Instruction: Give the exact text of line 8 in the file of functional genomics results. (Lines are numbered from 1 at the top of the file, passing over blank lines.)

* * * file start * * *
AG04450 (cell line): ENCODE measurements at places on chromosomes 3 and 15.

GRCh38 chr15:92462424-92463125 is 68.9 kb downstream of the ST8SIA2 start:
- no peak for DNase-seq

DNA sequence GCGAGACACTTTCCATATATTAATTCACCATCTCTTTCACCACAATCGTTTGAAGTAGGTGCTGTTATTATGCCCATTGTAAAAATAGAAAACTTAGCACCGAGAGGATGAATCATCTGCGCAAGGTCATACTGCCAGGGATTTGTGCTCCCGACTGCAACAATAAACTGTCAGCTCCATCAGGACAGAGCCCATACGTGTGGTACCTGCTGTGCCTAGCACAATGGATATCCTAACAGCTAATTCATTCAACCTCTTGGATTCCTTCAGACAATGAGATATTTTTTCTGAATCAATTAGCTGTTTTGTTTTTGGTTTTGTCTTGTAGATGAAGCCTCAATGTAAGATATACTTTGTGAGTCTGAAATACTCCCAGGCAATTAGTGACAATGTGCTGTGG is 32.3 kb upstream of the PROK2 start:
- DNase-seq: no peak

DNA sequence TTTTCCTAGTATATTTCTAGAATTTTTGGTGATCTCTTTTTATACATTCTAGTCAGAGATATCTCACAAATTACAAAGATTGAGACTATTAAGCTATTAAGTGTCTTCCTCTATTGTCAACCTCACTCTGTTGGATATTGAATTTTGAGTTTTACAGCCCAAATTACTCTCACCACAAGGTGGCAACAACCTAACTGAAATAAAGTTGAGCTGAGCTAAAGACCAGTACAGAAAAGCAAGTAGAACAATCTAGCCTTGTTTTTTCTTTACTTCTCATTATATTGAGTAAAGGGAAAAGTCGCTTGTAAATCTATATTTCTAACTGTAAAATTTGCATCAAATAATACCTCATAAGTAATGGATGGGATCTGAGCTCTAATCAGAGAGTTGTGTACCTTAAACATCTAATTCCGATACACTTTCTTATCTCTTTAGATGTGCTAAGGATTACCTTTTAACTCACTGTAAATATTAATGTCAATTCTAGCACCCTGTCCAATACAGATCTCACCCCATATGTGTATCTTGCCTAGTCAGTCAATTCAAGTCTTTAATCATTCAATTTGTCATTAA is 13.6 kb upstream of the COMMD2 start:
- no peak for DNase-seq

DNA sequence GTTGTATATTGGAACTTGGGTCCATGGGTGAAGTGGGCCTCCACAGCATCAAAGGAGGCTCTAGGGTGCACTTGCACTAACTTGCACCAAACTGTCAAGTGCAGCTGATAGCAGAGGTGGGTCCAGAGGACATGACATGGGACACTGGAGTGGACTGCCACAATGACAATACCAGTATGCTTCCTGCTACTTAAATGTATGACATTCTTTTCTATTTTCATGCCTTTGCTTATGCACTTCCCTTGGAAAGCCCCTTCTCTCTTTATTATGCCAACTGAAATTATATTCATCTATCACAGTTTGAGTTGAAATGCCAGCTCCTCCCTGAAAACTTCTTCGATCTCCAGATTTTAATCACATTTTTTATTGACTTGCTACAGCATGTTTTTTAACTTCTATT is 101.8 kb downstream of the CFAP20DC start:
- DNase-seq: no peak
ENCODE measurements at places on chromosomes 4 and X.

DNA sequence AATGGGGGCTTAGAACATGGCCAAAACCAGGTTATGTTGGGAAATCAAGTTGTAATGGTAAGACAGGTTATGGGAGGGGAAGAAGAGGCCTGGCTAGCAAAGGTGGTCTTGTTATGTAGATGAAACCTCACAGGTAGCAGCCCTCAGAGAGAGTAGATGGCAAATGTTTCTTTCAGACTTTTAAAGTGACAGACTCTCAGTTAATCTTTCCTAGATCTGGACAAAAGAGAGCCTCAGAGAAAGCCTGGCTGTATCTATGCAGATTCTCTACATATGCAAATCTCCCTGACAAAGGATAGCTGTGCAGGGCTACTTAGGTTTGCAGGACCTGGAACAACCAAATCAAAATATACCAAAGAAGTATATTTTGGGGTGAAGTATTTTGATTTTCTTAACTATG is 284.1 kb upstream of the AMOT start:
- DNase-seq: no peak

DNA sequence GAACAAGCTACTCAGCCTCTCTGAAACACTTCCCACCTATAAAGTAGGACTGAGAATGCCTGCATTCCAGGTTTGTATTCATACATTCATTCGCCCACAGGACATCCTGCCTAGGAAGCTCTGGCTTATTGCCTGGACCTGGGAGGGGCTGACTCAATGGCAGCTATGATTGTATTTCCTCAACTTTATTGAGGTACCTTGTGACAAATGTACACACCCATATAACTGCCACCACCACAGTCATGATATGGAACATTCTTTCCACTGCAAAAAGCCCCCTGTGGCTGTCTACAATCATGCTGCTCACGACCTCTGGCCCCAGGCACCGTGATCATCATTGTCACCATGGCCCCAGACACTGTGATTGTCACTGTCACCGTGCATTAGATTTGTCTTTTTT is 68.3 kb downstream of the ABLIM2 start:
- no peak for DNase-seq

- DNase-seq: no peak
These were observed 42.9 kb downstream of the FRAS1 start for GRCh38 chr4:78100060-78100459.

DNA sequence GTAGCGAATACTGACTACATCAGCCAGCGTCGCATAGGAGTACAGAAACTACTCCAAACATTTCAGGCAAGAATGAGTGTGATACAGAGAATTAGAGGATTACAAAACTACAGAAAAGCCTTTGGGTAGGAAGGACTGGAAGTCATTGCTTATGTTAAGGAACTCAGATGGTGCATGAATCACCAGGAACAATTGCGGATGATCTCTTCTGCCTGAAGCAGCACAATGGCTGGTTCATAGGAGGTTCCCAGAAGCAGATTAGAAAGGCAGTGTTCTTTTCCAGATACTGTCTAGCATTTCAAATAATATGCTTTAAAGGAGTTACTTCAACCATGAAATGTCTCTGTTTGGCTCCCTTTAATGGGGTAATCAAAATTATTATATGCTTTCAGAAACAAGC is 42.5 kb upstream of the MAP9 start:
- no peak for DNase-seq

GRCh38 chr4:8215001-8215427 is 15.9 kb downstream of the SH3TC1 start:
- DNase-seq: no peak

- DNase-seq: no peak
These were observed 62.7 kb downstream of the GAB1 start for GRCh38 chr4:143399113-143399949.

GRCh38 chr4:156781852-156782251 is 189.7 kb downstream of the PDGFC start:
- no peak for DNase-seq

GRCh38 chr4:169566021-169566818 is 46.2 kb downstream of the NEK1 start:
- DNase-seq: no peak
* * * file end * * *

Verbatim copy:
DNA sequence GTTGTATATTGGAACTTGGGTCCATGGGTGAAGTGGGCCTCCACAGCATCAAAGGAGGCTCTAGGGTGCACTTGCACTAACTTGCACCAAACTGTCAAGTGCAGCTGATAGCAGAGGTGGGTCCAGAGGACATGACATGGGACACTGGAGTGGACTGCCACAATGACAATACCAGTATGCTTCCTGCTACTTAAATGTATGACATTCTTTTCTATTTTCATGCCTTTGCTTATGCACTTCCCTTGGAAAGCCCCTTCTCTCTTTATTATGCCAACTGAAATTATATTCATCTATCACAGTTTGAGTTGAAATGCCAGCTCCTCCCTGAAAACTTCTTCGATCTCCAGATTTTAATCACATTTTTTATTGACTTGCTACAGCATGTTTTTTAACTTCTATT is 101.8 kb downstream of the CFAP20DC start: